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The Women Behind The First Gay Political Group In Australia

Phyllis Papps and Francesca Curtis on freedom, love, and how things used to be.


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Image Credit: Michelle Dunn

 

 

 

 

 

 

 

 

 

 

 

 

Phyllis Papps and Francesca Curtis have been described as the “modern day Gertrude Stein and Alice B. Toklas”. The two met in 1970, had an instant connection, and have been inseparable ever since. They were involved with the Australian offshoot of the Daughters of Bilitis, which was the first lesbian civil and political rights organisation in the United States. This group eventually became the Australasian Lesbian Movement, and it was the first gay political group in Australia.

 

The group disbanded in 1972, but their impact was immense. We spoke to Phyllis and Francesca about their legacy ahead of their receipt of the Lifetime Achievement Award at the LGBTI Awards in March.

 

Who did you both look to for inspiration when you were young activists in the 1970s?

There was no one really, because homosexuality was illegal for men and lesbians didn’t even exist or were invisible.

There was one lesbian, Val Eastwood, who had a café called ‘Val’s Coffee Lounge’ in the main street of Melbourne. Her place was ‘gay friendly’ – although the word ‘gay’ was not used back in 1970. You were either camp, meaning gay, bisexual, or a transvestite. They were the words used back then.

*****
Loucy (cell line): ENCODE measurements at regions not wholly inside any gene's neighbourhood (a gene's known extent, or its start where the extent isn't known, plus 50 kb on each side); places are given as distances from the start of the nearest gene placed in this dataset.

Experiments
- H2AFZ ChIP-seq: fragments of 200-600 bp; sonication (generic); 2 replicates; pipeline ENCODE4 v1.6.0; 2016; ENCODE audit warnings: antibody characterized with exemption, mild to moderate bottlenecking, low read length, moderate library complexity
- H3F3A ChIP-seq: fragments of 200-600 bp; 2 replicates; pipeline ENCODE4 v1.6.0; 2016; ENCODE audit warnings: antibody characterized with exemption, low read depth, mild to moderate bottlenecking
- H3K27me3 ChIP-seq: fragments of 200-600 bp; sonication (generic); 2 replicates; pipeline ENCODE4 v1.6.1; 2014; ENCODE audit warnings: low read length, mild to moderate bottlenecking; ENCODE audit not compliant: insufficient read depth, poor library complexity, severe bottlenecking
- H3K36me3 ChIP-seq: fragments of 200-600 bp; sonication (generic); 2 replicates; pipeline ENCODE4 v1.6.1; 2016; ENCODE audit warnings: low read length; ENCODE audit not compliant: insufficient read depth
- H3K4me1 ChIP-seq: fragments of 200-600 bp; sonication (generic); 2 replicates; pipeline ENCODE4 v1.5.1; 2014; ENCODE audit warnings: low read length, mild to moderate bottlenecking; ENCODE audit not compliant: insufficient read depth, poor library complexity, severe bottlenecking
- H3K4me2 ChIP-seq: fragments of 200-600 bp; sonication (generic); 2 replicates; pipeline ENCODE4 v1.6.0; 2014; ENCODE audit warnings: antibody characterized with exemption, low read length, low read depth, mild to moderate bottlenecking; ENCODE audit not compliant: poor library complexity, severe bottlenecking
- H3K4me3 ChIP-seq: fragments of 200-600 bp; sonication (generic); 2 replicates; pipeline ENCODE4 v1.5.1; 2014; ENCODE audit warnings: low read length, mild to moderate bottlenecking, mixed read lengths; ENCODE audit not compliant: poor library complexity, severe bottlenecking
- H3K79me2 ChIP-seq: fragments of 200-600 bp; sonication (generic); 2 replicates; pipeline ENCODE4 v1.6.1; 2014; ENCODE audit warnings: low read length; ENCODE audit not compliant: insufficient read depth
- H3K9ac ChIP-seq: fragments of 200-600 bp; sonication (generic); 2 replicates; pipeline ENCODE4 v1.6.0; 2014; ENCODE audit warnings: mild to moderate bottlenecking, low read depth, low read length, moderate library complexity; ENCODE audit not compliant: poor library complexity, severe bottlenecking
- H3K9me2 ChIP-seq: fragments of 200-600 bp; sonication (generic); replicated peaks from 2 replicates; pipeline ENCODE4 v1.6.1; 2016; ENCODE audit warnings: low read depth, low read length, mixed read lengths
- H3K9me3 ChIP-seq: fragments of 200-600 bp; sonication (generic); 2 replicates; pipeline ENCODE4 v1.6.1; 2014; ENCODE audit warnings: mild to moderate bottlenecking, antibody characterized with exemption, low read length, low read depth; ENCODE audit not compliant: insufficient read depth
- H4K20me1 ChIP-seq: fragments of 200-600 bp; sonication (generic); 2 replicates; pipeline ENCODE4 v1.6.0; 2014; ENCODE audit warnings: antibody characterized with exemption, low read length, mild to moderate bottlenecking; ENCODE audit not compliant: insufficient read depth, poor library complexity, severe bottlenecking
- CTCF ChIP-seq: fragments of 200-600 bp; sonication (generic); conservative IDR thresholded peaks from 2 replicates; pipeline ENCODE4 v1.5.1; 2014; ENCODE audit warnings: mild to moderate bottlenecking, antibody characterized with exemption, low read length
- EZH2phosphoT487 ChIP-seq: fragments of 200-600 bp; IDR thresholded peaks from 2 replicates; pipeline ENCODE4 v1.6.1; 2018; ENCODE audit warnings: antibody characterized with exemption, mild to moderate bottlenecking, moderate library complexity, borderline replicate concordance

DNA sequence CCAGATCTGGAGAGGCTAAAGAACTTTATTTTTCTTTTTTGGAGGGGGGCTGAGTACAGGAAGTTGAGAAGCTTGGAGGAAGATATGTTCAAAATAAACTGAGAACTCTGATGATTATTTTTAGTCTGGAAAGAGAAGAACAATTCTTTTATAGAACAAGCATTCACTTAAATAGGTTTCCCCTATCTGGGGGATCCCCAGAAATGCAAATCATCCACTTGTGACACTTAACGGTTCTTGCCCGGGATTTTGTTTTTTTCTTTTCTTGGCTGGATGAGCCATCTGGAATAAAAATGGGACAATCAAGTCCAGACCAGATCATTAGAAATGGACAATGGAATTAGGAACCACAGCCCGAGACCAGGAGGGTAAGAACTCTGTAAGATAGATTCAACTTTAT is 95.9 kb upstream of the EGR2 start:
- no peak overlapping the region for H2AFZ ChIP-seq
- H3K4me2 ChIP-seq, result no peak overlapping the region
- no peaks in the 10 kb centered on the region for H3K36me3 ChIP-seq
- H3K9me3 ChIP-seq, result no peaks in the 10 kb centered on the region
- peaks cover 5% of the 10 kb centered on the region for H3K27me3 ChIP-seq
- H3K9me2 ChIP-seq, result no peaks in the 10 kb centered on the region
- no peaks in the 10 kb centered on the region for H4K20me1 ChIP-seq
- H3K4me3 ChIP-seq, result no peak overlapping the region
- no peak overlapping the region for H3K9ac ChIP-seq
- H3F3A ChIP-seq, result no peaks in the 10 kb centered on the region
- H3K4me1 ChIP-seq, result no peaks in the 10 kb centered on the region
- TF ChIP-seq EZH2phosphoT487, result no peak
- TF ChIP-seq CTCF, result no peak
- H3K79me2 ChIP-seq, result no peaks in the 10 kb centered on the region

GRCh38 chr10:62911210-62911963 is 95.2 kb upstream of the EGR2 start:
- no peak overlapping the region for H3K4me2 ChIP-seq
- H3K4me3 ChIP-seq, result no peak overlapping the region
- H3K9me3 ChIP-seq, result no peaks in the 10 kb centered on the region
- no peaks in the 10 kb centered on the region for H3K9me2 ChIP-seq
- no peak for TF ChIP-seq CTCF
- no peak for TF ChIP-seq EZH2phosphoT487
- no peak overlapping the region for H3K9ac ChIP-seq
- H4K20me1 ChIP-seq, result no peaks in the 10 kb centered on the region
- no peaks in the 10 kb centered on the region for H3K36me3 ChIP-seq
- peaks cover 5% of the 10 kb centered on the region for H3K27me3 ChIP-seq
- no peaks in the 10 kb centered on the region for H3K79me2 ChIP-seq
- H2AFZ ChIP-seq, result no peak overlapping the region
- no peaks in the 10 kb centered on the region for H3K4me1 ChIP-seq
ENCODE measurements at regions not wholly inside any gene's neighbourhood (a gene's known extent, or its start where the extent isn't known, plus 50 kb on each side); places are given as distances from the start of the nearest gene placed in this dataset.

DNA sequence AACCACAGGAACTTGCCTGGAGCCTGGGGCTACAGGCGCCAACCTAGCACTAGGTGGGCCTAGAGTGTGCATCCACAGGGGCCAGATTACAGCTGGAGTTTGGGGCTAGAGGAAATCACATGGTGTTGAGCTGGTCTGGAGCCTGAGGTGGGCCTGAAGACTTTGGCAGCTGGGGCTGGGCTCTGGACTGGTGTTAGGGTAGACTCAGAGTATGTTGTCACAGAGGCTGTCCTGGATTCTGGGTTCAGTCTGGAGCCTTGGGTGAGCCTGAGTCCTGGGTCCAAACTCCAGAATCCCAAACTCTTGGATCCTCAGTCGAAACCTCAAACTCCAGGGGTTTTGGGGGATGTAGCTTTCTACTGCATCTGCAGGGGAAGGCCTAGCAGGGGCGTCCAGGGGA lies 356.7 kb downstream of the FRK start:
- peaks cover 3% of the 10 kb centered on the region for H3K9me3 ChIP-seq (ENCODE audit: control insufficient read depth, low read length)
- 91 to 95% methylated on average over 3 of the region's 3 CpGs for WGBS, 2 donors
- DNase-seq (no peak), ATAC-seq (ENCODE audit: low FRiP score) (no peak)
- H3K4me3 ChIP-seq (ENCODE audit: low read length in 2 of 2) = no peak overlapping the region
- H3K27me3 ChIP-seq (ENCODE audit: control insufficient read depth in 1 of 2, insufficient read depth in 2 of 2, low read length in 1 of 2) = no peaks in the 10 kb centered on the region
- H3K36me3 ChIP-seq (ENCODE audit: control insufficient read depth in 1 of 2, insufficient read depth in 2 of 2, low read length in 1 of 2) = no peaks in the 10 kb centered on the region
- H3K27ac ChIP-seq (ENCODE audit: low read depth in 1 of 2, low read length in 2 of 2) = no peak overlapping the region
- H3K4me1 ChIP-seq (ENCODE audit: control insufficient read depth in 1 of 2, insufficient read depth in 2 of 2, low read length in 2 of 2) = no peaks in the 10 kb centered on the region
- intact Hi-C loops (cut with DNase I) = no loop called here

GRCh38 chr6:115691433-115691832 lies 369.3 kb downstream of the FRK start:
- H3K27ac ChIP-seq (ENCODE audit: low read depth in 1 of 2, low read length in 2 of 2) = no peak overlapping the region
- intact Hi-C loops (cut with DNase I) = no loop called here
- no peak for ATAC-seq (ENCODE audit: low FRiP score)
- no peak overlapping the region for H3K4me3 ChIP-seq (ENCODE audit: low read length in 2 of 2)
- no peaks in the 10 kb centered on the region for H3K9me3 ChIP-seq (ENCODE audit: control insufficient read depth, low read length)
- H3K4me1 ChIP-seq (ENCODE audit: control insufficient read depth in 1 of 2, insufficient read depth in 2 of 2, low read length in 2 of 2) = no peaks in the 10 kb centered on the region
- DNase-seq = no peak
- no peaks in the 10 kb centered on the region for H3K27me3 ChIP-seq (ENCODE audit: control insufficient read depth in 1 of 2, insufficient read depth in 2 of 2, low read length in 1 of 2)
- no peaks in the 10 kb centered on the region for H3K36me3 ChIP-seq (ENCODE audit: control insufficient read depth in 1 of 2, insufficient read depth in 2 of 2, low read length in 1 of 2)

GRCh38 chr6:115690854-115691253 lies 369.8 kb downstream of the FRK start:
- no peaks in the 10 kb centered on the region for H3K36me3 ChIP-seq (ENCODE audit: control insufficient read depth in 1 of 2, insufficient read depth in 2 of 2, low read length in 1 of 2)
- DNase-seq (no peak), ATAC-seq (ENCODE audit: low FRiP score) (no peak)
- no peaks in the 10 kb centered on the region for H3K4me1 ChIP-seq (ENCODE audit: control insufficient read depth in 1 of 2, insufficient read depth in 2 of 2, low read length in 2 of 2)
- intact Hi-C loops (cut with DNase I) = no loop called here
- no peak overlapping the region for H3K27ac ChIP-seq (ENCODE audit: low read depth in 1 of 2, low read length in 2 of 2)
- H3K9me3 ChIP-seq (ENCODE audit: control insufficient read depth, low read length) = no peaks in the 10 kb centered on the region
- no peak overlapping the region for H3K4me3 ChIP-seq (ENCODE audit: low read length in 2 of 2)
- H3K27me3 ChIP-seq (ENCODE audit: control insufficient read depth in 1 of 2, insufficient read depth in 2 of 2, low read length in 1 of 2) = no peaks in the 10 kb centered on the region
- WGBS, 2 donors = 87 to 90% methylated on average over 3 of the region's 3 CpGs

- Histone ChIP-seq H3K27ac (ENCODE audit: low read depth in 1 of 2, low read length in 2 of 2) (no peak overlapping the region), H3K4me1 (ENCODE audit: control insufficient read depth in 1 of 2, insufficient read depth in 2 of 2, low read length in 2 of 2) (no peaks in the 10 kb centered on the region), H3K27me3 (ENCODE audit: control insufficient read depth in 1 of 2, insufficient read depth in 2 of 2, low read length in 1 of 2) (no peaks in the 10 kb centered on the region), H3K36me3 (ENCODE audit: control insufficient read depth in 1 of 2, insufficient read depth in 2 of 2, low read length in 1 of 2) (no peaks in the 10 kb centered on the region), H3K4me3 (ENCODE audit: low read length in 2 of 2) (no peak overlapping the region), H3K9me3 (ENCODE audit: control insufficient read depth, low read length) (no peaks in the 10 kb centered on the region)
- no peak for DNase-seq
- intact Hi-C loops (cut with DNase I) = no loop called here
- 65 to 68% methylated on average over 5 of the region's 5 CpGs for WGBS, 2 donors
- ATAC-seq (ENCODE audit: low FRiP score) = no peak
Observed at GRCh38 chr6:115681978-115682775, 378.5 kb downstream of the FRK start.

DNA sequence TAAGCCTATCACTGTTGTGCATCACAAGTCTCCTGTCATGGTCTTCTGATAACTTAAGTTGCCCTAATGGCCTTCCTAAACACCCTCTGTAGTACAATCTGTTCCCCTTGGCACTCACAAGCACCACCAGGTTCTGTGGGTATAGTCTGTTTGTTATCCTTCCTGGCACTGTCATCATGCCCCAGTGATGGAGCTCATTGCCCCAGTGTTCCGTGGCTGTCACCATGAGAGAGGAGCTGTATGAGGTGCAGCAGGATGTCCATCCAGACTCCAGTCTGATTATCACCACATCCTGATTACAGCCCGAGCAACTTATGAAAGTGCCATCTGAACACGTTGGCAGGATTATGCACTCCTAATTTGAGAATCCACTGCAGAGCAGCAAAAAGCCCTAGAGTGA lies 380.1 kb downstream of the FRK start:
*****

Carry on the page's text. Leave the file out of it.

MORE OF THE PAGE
Homosexuals were seen by the general community as being sexual perverts, who had a mental disorder and who needed psychiatric treatment. In my first job when I was about 22, the first time I told a workmate that I was homosexual she gave me the names of three psychiatrists! When I told my mother at the age of 12 or 13 she said, “Where have I gone wrong?”

And as for Francesca’s family – they pretended it didn’t exist.

 

Did you ever think about the future, or the impact your activism might have on younger generations?

No. I realize this sounds selfish, but we just wanted gay people be accepted for who we are and not been seen as people on ‘the fringe of society’.

 

 

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